A brief look at the performances of potential draft picks in the second weekend of the NCAA tournament:
Trey Burke, Michigan: No one helped their stock more in this tournament than Burke. It's not just the scoring performances, it's that Burke translated himself into a household name with his scoring potential and the huge shot to upset Kansas.
The problem is Burke is an undersized scoring point. Can he run an offense? Can he be a distributor? Can he work as a defensive leader? The tournament reveals your ability to take and make some terrible shots that everyone remembers for being awesome due to their level of difficulty, but they can't solve the questions about your ability to translate to an appropriate position skill-set.
The good news is that while his tournament exploits make him look like a gunner, the truth is that he has an excellent handle and good vision. Burke could be devastating for a fast-pace team, and has been effective in pick and roll situations at Michigan, something that puts him ahead of the curve for most college points.
Burke's size is helped by his wingspan, but overall, Burke is another player emblematic of this class, but maybe on the positive side of the coin. Limited, with some challenges ahead of him, but intriguing as all get-out as a lottery pick.
Deshaun Thomas, Ohio State: Thomas is listed uniltareally as a second-round pick, but a strong performance before Ohio State ran out of contested Aaron Craft 30-foot jumpers might have moved him closer to the end of the first.
Thomas is 6-7. But hey, Anthony Bennett is 6-8. Bennett has a wider skill range, but Thomas has a nice bit of aggressiveness getting to the rim. He was a high point for Ohio State in the loss to Wichita State with 23 points and five rebounds, and kept relentlessly going to the rim.
Michael Carter-Williams, Syracuse: How about a 12-11-5 spot for MCW against Marquette to put Cuse in the Final 4? How about aggressively getting to the rim, finding cutters in transition, getting the ball off the glass, and showing athleticism?
MCW has drifted between the late lottery and the 20s this year, but this run could wind up lifting him into the top 10. And hey, this guy looks much better than the last Syracuse lottery pick did at this time.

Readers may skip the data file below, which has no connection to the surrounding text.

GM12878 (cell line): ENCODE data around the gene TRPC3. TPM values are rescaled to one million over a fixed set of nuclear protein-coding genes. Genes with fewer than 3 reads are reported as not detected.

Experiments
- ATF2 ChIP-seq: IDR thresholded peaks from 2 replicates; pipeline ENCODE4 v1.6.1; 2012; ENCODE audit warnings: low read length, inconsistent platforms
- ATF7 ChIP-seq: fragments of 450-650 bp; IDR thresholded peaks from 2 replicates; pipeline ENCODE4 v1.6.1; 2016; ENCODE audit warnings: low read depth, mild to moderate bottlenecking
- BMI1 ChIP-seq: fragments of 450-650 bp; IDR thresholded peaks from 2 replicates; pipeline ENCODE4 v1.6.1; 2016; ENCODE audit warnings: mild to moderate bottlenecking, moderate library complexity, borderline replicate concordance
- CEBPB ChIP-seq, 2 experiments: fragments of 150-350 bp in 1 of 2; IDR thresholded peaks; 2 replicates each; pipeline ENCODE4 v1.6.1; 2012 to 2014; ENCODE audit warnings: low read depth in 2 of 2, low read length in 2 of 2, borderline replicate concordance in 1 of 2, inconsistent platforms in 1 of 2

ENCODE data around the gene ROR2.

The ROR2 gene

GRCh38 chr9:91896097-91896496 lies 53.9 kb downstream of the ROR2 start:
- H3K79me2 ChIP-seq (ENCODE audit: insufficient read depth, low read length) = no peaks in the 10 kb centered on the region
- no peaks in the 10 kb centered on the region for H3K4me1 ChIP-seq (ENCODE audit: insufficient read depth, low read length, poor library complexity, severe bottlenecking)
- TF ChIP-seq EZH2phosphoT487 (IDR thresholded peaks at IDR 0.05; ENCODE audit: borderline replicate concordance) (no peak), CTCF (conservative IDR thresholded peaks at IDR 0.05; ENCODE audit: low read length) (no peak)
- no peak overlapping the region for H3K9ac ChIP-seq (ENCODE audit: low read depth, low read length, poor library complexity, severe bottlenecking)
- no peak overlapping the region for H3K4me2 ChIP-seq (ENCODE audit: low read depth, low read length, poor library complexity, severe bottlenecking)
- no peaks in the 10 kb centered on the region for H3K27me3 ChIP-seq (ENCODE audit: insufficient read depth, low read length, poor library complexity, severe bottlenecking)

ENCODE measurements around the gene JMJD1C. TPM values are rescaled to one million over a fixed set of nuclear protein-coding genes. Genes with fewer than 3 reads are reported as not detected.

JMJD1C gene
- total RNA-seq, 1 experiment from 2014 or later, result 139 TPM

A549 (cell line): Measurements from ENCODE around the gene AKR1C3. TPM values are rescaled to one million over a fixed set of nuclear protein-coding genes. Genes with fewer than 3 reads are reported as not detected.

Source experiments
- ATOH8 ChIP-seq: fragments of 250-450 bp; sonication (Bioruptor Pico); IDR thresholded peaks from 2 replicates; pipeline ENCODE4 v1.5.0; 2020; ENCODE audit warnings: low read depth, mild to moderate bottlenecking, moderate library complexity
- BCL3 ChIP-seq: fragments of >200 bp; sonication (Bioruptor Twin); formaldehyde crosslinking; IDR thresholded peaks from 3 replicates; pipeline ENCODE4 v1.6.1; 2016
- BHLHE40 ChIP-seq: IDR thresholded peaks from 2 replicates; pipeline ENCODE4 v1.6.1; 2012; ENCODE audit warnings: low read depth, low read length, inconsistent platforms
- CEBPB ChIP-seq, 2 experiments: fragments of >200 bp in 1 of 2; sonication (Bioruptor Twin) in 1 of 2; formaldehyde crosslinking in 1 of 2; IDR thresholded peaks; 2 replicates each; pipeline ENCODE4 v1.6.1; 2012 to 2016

Mason Plumlee, Duke: Solid, is the word with 14 and 7 vs. Michigan State and 17 and 12 in the loss to Louisville. Plumlee could do little to raise or lower his standing. He's going between 10 and 20 in the draft, and that's pretty well set.
Wait, no, this is the 2013 draft, so he could go, like, 5. But still.
Gorgui Dieng, Louisville: Another guy who's done a lot to raise his stock. He's an actual center, which is rare. His defense is already legitimate, which is rare.
Bigs are the rarest of the rareties in the NBA right now, and Dieng has everything you're looking for. He can protect he rim, he has the length and size you want. He's got just enough of an offensive game to where he won't be too much of a liability to be on the floor.
He bullied Plumlee despite Plumlee's numbers in the Elite 8. Dieng's a solid pick.
Ben McLemore, Kansas: It's not that I think McLemore isn't worthy of the first pick after his miserable NCAA tournament run. It's a handful of games in a select set of circumstances. And McLemore did have 20 points on 15 shots in the loss to Michigan. He was pretty decent in that game and showed good athleticism.
The point is more that McLemore, as the presumptive first, or second (if you think Nerlens Noel goes or that the knee isn't a concern) pick is indicative of the draft. But you know what you're getting with McLemore: a standard wing with good athleticism whose success will be determined by his approach to playing off-ball and his decision making.